If a nuclear detonation happened today, first responders would immediately respond to save lives. Yet even with the best of plans, response assets and resources would likely be overwhelmed due to the scale and complexity of the incident.
The 72-Hour Nuclear Response Guidance uses the first 72-hour time frame as a notional target to help planners focus their efforts on developing actionable strategies that would have the greatest impact on lifesaving efforts, which should be the primary focus during the first few days after a nuclear detonation.
The guidance delineates missions and tactics that should be executed by first responders, emergency managers, and other state, local, tribal and territorial response organizations following a nuclear detonation in or near their jurisdiction. The document includes guidance on pre-detonation tactics and how to:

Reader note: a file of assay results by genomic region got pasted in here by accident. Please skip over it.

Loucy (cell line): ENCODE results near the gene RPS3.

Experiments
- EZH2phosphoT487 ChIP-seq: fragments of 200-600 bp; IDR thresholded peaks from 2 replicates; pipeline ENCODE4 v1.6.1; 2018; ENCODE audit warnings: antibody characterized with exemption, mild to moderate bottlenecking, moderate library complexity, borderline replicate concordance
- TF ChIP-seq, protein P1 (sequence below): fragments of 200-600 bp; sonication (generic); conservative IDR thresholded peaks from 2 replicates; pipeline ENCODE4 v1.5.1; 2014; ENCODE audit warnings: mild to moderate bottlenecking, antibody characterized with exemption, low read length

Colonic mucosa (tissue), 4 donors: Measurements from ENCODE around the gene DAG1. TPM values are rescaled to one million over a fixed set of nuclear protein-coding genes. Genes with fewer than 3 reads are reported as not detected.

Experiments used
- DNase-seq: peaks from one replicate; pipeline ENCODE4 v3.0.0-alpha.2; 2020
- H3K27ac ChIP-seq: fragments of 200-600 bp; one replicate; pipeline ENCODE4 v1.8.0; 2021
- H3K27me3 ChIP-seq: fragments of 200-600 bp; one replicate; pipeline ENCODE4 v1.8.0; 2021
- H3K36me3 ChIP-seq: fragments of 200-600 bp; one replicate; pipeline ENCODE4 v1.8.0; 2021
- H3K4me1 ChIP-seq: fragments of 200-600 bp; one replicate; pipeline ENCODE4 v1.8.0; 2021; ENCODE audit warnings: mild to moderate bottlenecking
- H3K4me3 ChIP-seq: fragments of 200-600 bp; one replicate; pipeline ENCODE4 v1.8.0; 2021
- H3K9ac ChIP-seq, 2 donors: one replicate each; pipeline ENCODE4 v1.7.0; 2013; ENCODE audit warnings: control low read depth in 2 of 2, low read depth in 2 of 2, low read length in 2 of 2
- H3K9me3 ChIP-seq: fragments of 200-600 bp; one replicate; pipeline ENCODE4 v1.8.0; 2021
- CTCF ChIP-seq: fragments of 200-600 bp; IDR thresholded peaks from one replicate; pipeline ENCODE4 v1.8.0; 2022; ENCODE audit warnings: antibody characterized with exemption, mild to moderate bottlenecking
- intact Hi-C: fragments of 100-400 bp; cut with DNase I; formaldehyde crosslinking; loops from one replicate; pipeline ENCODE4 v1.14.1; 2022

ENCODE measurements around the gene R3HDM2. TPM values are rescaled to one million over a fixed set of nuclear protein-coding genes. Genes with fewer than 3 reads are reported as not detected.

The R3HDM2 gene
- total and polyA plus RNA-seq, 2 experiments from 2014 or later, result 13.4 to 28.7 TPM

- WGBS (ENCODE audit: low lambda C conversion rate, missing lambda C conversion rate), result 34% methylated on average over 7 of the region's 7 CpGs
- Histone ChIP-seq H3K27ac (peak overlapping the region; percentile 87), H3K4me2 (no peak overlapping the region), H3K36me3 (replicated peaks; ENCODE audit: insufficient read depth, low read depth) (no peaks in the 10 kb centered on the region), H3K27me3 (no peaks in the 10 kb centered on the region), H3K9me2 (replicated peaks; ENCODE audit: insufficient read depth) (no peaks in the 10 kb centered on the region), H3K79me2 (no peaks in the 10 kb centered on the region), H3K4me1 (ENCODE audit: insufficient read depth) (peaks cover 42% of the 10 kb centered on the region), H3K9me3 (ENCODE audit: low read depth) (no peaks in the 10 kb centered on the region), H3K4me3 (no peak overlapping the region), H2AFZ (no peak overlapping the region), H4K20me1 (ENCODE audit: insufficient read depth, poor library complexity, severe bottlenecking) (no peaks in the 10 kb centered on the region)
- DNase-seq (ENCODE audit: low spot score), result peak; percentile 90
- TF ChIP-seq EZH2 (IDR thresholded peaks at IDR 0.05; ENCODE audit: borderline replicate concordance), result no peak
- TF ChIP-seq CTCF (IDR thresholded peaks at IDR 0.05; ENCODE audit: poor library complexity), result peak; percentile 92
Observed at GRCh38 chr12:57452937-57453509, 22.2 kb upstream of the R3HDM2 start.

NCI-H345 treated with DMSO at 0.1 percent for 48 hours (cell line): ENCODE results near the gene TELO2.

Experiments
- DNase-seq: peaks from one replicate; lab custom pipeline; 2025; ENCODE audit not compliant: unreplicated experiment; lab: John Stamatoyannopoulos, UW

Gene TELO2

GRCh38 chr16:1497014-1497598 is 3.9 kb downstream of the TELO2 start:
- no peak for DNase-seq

· Protect the lives of first responders and the public.
· Develop a common operating picture.
· Establish a coordinated multi-jurisdictional response.
· Prepare for the integration of support arriving from other jurisdictions, states and federal agencies across the country.
Visit 72-Hour Nuclear Response Guidance for the complete guide. For additional information, including the agency’s chemical, biological, radiological and nuclear response capabilities, visit Tools for Chemical, Biological, Radiological and Nuclear (CBRN) Hazards | FEMA.gov.